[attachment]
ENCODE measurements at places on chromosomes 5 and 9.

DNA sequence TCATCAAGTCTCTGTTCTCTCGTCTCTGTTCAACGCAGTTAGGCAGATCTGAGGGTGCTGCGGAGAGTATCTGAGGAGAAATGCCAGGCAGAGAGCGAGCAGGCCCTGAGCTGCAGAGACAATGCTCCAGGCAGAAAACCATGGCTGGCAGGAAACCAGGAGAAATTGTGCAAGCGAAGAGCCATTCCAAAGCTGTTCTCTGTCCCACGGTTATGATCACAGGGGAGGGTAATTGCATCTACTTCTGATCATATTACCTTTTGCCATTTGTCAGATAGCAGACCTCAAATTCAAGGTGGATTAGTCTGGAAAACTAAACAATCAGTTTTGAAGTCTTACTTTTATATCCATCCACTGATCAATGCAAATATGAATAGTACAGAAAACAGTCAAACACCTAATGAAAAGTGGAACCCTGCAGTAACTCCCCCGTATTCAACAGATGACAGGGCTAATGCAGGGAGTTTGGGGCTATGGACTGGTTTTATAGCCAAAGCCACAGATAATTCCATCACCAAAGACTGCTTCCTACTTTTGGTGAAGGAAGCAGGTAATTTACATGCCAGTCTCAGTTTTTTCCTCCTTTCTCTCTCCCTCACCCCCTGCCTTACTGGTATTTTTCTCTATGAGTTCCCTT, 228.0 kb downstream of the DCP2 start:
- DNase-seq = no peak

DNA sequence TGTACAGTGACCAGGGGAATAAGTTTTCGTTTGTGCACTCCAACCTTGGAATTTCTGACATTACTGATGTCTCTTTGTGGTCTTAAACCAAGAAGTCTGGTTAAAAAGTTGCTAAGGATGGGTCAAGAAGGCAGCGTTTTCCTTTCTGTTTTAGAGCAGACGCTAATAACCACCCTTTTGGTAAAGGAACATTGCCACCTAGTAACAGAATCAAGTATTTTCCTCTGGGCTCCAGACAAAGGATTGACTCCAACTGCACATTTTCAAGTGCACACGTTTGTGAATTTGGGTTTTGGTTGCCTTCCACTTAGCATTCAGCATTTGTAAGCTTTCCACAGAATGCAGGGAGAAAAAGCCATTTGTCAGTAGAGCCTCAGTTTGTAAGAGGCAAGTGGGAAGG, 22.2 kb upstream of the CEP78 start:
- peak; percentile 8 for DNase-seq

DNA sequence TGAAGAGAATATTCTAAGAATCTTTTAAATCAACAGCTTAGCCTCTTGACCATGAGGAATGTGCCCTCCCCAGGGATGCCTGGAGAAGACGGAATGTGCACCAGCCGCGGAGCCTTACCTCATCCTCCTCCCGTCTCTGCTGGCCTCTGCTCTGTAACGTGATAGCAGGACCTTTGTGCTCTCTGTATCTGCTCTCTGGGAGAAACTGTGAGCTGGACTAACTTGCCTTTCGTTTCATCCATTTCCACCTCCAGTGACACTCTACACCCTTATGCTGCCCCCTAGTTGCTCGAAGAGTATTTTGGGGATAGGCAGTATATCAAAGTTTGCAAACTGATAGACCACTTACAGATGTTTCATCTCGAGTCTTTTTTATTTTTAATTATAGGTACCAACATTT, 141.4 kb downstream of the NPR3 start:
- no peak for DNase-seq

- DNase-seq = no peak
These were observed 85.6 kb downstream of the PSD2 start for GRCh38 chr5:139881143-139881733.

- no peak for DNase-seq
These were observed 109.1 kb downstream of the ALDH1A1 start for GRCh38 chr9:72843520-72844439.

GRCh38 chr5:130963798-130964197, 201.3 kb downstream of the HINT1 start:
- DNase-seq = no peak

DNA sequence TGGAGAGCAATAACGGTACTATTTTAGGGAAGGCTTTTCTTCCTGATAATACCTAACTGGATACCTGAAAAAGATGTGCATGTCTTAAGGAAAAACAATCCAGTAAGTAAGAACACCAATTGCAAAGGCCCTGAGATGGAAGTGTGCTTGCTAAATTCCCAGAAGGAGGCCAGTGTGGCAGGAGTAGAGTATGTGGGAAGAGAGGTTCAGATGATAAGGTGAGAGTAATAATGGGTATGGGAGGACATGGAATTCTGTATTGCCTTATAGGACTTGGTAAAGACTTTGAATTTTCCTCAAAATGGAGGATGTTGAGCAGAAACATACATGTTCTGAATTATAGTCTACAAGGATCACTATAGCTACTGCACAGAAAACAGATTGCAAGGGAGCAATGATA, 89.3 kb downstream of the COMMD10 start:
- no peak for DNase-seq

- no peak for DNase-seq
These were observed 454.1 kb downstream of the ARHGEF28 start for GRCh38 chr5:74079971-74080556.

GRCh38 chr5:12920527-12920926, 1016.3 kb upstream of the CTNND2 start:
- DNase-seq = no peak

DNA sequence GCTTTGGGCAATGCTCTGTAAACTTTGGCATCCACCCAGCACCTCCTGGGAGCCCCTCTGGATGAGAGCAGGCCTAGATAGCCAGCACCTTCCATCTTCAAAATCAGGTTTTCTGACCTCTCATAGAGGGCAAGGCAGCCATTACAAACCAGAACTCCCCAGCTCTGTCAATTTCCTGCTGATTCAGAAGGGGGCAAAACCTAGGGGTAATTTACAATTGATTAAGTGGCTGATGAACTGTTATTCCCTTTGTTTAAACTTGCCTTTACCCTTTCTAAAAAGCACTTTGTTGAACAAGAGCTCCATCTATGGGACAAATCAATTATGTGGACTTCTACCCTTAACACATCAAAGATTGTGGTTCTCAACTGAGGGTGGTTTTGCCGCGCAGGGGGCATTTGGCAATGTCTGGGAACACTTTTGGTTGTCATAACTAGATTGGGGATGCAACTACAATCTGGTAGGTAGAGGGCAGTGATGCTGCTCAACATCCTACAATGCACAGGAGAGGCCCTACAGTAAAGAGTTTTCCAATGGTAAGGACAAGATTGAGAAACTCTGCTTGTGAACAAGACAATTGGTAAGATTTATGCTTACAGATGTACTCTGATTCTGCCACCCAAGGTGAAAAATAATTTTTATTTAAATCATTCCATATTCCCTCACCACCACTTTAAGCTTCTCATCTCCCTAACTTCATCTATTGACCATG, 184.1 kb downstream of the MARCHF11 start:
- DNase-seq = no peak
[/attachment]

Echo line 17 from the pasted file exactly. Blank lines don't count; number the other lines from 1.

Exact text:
These were observed 454.1 kb downstream of the ARHGEF28 start for GRCh38 chr5:74079971-74080556.